Another step that you can take to minimize the amount of mud that sticks to your bike is to use a silicone or Teflon spray on the underside of your dirt bike. Try not to get the spray on your pegs, seat, or near the handlebars as this could cause discomfort while riding. Accidently spraying the pegs could cause you to slip, so be aware of that.

Air filter

Keeping your dirt bike’s air filter clean and water-free on most bikes isn’t an issue as long as your side cover is secured properly. I would still recommend adding foam inside the airbox and adding extra oil on your filter to ensure your bike doesn’t suck in any water or dirt.

Tip 9: Riding Gear

Having the right gear with you can take your riding experience to a new level. Here are a few guidelines for what gear you want to take with you.

Tear-offs are just clear plastic covers for your goggles and you can have a few layers on there, so if there is mud or dirt or whatever on them, you can quickly tear one layer off and can see clearly again.

This keeps you from using your already wet and muddy glove as a windshield wiper for your goggles. Using your muddy gloves will just smear the mud, making your goggles even harder to see out of.

Extend your helmet visor using a goggle lens and some duct tape. When you are riding through the mud, either on a track or on a trail with friends, you will constantly have mud flying at you. To avoid too much mud getting on your goggles and blocking your vision, tilting your head down and extending the visor will give you more protection.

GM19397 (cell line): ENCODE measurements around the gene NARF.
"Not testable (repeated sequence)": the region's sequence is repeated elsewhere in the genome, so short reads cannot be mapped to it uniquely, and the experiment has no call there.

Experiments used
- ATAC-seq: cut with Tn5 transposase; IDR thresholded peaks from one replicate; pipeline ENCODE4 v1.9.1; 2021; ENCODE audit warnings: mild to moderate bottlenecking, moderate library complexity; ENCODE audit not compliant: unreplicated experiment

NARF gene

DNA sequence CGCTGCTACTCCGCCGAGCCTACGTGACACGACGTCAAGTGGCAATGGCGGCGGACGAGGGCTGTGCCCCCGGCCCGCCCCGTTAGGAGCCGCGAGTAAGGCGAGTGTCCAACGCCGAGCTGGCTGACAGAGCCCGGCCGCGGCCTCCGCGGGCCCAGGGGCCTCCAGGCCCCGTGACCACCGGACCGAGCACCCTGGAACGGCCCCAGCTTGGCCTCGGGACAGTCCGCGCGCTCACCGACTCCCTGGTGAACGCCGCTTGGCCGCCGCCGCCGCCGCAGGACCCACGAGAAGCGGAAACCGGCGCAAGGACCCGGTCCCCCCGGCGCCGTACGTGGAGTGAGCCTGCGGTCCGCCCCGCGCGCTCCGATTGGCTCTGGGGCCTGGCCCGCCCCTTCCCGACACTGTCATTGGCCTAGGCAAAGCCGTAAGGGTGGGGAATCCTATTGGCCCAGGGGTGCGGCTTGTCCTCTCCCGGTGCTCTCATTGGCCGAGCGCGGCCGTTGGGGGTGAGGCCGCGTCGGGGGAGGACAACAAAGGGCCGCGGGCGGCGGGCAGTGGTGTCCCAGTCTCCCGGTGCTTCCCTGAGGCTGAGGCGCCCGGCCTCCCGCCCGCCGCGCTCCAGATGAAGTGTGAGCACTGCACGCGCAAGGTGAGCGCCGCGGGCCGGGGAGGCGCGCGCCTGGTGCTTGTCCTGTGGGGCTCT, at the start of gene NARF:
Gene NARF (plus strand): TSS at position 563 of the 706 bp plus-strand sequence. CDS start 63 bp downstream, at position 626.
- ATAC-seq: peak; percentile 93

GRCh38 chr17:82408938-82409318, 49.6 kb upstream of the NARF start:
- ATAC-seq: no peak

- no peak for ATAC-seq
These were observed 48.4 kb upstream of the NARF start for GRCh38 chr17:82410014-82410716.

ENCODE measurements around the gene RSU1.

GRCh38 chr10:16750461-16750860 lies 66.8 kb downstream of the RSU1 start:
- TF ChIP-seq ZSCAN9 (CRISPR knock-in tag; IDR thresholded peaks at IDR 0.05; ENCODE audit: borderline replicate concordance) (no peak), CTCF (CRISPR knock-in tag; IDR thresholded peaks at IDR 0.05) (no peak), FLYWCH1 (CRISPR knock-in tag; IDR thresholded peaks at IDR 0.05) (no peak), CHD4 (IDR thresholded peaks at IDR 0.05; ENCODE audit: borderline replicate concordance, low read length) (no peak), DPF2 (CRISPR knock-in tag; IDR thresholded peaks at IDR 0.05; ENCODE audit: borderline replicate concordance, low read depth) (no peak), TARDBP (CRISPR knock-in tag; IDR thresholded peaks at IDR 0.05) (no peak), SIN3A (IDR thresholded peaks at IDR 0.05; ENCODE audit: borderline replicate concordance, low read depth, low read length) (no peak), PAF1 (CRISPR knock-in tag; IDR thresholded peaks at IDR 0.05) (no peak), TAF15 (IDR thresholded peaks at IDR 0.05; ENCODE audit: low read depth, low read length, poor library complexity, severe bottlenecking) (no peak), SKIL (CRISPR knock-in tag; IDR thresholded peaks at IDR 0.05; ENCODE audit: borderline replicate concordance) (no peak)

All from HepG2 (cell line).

Remember the silicone spray that we discussed earlier? always make sure you take the spray with you to the trail or track.


If you have read this, it means that you were looking for tips. I, therefore, wanted to make this list of tips so that you can walk from it having learned something, and hopefully make you more confident when tackling muddy courses and obstacles in the future.

The trick is not to get discouraged if you are struggling with muddy trails, just keep working on the tips you found in this article and you will be a mudding expert in no time.

If you have been researching whether or not you want to start dirt bike riding, just go for it. Dirt bike riding is a fun and rewarding experience. The trails are generally beautiful and the people you will meet are more often than not, great people.

You also need to ensure that you have the right equipment in your off-roading kit in case you have an issue with your dirt bike while out mudding. You can check out our recommended gear for dirt bike maintenance here to help you out of those sticky situations.

Happy mudding!

Louis Pretorius

As an amateur off-road enthusiast, I have always been drawn to outdoor adventure. I have decided to share all of my learning experiences with you as I dig a little deeper into my new-found passion and wonderful world of off-roading. My mission is to create the Ultimate Off-roading space on the internet in the process. Stay safe and happy Off-Roading!